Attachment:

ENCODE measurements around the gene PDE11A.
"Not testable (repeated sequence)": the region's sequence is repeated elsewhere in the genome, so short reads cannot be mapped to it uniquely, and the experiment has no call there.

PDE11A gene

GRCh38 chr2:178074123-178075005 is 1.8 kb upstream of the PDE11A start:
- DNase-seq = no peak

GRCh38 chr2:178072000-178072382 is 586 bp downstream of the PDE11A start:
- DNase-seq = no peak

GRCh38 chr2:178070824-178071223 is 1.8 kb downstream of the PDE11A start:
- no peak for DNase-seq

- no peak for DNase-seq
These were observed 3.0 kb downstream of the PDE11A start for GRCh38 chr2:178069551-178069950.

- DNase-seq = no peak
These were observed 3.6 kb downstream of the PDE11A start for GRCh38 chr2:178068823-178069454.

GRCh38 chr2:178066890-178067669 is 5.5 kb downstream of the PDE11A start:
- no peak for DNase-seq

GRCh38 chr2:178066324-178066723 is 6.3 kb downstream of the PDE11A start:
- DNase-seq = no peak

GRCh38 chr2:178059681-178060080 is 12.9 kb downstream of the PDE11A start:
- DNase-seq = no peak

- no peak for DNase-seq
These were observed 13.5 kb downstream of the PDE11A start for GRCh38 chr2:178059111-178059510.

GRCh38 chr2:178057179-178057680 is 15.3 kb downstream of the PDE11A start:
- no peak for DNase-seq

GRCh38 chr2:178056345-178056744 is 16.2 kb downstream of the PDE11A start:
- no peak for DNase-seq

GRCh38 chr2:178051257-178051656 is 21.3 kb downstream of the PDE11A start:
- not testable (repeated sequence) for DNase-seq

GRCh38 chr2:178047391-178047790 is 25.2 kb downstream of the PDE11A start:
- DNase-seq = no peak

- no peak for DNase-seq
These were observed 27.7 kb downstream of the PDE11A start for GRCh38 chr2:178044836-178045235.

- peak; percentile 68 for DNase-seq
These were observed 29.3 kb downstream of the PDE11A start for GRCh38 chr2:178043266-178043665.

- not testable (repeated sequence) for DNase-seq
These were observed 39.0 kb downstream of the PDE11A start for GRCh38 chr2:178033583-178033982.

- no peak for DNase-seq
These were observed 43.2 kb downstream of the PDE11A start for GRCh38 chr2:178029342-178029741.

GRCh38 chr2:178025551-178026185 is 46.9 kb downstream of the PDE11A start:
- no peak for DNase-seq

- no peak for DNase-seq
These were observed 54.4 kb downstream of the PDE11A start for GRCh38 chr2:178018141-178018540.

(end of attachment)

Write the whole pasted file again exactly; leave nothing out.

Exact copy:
ENCODE measurements around the gene PDE11A.
"Not testable (repeated sequence)": the region's sequence is repeated elsewhere in the genome, so short reads cannot be mapped to it uniquely, and the experiment has no call there.

PDE11A gene

GRCh38 chr2:178074123-178075005 is 1.8 kb upstream of the PDE11A start:
- DNase-seq = no peak

GRCh38 chr2:178072000-178072382 is 586 bp downstream of the PDE11A start:
- DNase-seq = no peak

GRCh38 chr2:178070824-178071223 is 1.8 kb downstream of the PDE11A start:
- no peak for DNase-seq

- no peak for DNase-seq
These were observed 3.0 kb downstream of the PDE11A start for GRCh38 chr2:178069551-178069950.

- DNase-seq = no peak
These were observed 3.6 kb downstream of the PDE11A start for GRCh38 chr2:178068823-178069454.

GRCh38 chr2:178066890-178067669 is 5.5 kb downstream of the PDE11A start:
- no peak for DNase-seq

GRCh38 chr2:178066324-178066723 is 6.3 kb downstream of the PDE11A start:
- DNase-seq = no peak

GRCh38 chr2:178059681-178060080 is 12.9 kb downstream of the PDE11A start:
- DNase-seq = no peak

- no peak for DNase-seq
These were observed 13.5 kb downstream of the PDE11A start for GRCh38 chr2:178059111-178059510.

GRCh38 chr2:178057179-178057680 is 15.3 kb downstream of the PDE11A start:
- no peak for DNase-seq

GRCh38 chr2:178056345-178056744 is 16.2 kb downstream of the PDE11A start:
- no peak for DNase-seq

GRCh38 chr2:178051257-178051656 is 21.3 kb downstream of the PDE11A start:
- not testable (repeated sequence) for DNase-seq

GRCh38 chr2:178047391-178047790 is 25.2 kb downstream of the PDE11A start:
- DNase-seq = no peak

- no peak for DNase-seq
These were observed 27.7 kb downstream of the PDE11A start for GRCh38 chr2:178044836-178045235.

- peak; percentile 68 for DNase-seq
These were observed 29.3 kb downstream of the PDE11A start for GRCh38 chr2:178043266-178043665.

- not testable (repeated sequence) for DNase-seq
These were observed 39.0 kb downstream of the PDE11A start for GRCh38 chr2:178033583-178033982.

- no peak for DNase-seq
These were observed 43.2 kb downstream of the PDE11A start for GRCh38 chr2:178029342-178029741.

GRCh38 chr2:178025551-178026185 is 46.9 kb downstream of the PDE11A start:
- no peak for DNase-seq

- no peak for DNase-seq
These were observed 54.4 kb downstream of the PDE11A start for GRCh38 chr2:178018141-178018540.